Ex-Prime Minister Liz Truss has taken it on the chin. Mocked by the U.K. tabloid, the Daily Star newspaper, as unable to outlast lettuce, she proved to be the U.K.’s shortest-serving P.M. The scorn crossed the pond to the New York Times featured columnist Maureen Dowd. She dumped on Truss because “She didn’t understand that you couldn’t simply borrow money from the future.” This a strange observation from someone living in a nation with $31 trillion in debt. I’ve always found Dowd more snark than depth, and she continues to prove me right.
Nevertheless, Dowd is symbolic of the elite class here and abroad, claiming awareness of how debt and interest work but having no clue. I fear they’re going to find what their hubris has wrought.
While so many are having a great time over Liz’s political demise, we need to heed the message it delivers. While Truss’s fiscal plan is radical to some, it mostly follows the route taken by Margaret Thatcher and Ronald Reagan. Reducing stifling taxes and regulations to increase goods and services to offset too much money chasing not enough goods worked for those successful leaders.
Truss opened the nation to fracking and new leases for offshore exploration to increase domestic oil and gas. She also reduced regulations. The most expensive part was that her proposed subsidies offset the U.K.’s sky-high energy costs. The E.U. will pay a similar fortune to subsidize energy to avoid a crisis. The plan also included some tax cuts. What government could survive its people freezing through the winter? In response, markets reacted harshly to the nation’s bonds and currency. The turmoil forced the Bank of England to intervene.
With only limited political support and an astonishing lack of grit and skill, Truss crumbled.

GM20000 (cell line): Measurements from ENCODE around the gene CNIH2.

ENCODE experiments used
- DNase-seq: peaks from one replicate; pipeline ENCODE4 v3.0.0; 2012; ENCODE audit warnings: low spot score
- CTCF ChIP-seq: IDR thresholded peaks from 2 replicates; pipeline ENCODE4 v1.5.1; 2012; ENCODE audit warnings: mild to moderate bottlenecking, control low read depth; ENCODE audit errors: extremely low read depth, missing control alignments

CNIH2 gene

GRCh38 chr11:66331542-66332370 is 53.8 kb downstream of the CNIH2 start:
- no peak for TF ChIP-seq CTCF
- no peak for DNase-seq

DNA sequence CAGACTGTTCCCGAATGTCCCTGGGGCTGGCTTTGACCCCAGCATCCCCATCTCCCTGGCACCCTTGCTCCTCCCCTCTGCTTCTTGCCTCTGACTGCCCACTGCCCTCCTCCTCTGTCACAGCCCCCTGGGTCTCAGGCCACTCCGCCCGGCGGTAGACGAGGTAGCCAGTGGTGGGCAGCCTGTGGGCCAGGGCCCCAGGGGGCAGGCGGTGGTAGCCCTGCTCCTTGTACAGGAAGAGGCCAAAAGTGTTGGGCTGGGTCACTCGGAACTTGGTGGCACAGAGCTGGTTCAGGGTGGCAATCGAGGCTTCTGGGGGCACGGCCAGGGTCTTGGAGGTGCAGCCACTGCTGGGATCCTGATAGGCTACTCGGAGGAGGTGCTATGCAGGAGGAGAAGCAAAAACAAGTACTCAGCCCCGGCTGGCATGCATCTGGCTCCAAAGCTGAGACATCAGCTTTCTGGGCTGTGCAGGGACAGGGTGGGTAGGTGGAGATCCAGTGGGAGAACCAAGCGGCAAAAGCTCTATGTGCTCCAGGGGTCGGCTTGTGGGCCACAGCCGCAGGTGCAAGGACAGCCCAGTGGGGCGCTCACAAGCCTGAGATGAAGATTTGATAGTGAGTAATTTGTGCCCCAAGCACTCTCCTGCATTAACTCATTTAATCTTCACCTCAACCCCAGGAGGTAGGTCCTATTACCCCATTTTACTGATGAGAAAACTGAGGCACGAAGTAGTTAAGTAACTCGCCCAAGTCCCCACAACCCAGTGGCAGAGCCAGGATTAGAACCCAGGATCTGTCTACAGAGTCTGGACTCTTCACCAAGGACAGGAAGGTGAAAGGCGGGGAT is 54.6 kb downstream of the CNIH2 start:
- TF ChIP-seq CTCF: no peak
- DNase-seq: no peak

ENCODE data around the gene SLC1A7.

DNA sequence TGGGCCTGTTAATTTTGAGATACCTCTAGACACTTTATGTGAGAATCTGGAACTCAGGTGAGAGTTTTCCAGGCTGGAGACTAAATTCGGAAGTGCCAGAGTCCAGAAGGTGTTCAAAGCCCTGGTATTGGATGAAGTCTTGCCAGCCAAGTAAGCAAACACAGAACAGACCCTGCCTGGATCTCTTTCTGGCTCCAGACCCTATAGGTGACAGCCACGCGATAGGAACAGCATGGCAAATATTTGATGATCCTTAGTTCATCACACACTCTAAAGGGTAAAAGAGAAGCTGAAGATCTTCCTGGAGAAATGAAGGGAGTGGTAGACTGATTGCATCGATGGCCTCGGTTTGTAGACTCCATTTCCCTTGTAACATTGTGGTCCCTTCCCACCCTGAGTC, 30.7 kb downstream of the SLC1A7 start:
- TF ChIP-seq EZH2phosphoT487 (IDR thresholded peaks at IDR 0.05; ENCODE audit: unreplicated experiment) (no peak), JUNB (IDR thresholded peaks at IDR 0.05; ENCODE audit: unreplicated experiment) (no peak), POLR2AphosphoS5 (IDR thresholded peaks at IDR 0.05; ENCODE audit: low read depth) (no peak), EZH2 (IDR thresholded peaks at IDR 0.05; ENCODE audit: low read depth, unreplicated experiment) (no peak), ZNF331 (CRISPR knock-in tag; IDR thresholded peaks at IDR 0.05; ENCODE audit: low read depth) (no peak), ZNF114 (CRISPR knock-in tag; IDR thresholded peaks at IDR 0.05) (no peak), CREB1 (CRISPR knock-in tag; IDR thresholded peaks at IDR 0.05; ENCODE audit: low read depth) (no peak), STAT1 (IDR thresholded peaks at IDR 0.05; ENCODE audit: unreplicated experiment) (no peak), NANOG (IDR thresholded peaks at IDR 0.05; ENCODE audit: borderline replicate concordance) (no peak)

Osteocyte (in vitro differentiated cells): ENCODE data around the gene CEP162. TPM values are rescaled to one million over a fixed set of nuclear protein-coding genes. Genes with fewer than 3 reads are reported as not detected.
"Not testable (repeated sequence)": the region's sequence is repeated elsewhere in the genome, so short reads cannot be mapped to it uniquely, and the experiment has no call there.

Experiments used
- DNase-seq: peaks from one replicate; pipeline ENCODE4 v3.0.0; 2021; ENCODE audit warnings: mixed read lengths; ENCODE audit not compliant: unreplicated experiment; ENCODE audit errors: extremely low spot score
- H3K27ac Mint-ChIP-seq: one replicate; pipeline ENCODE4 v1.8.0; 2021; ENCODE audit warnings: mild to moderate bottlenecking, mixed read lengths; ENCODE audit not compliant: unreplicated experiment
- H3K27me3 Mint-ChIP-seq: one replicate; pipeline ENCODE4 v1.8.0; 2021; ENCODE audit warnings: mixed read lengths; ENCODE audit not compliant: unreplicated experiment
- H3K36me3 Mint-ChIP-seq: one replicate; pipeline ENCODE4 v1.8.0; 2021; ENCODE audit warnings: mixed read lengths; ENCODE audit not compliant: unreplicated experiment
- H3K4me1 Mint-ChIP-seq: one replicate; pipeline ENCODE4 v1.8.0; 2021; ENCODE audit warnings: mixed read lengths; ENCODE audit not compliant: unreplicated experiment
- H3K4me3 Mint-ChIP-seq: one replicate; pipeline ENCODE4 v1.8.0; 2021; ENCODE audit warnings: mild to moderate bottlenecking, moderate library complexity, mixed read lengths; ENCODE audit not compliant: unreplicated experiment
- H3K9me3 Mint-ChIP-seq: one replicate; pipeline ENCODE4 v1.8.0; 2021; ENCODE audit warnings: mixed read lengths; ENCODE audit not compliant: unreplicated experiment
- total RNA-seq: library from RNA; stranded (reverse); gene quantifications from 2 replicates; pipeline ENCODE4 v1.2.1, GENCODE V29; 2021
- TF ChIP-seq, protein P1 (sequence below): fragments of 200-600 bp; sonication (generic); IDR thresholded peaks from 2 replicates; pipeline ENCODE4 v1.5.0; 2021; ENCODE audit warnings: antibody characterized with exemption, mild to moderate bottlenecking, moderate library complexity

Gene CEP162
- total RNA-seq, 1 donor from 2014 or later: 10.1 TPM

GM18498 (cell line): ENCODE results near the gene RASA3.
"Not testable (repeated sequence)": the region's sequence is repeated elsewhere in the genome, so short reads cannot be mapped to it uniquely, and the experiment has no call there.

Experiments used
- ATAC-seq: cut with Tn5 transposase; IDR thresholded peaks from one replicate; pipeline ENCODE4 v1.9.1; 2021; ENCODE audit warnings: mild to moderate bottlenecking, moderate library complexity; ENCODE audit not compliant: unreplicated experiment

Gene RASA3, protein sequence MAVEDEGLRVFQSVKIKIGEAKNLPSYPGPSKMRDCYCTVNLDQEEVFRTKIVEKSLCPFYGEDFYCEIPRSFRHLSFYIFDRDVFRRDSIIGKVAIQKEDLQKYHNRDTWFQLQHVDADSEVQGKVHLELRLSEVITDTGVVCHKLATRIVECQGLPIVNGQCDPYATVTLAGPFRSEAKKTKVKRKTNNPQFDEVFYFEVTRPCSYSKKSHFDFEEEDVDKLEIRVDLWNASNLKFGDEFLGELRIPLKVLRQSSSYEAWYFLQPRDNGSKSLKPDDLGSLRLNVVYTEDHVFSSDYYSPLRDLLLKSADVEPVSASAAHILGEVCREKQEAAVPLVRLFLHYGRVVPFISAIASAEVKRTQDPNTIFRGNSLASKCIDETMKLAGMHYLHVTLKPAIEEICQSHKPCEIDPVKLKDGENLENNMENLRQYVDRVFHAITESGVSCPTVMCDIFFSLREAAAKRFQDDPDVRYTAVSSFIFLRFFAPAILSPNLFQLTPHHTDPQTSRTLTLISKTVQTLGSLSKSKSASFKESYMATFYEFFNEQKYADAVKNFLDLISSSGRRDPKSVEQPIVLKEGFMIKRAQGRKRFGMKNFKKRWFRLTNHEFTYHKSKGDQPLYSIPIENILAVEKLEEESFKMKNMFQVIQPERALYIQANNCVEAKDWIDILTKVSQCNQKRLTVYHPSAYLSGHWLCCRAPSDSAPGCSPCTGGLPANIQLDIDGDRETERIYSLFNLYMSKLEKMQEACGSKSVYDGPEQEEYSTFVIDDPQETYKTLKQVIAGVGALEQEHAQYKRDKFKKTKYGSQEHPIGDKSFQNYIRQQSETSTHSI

Deregulation entails no cash outlays. Oil and Gas leases increase revenue in both the short and longer term. Coupled with proper Tax cuts, these can spur investment leading to faster growth. In the past, similar programs afforded creditors greater security, not less. So why the drastic market response?
The truth is the gilts (Government Bonds), and the pound was already in trouble. Significant U.K. pension funds received margin calls forcing the sale of gobs of Gilts, destabilizing the market for U.K. debt and currency. This situation compelled the Bank of England to step in and buy up gilts. Into this market climate, Truss introduced her program. She never stood a chance.
Pension funds getting margin calls; how could this possibly happen? Isn’t the use of margin ( borrowed funds) risky business? Of course. While enhancing returns when you’re right, losses mount fast when you’re wrong. Why would plans with fiduciary obligations get involved with such a precarious program?
In 2016, I wrote a post, ” Free Capital to Finance “More,” for my series on “More.” It attempted to explain how Central Banks forcing abnormally low-interest rates compels people and institutions into risky positions. Instead of salting capital away in safe but slow-growth investments, such as C.D.s and top-notch bonds, decent returns are available only in more dangerous things, such as stocks and real estate. The theory among the central bankers is this somehow leads to faster growth.
In the “More” post, ‘Simple Interest,” I expound on this further, pointing out the dangers of rising interest rates on unbalanced investors. The benefits of the leverage of borrowed funds can become a rapidly growing burden.
Rich country central banks had the power to keep interest rates low, or so people in control thought. Not even the part low-interest rates played in the 2008 Great Recession made these elites acknowledge the dangers.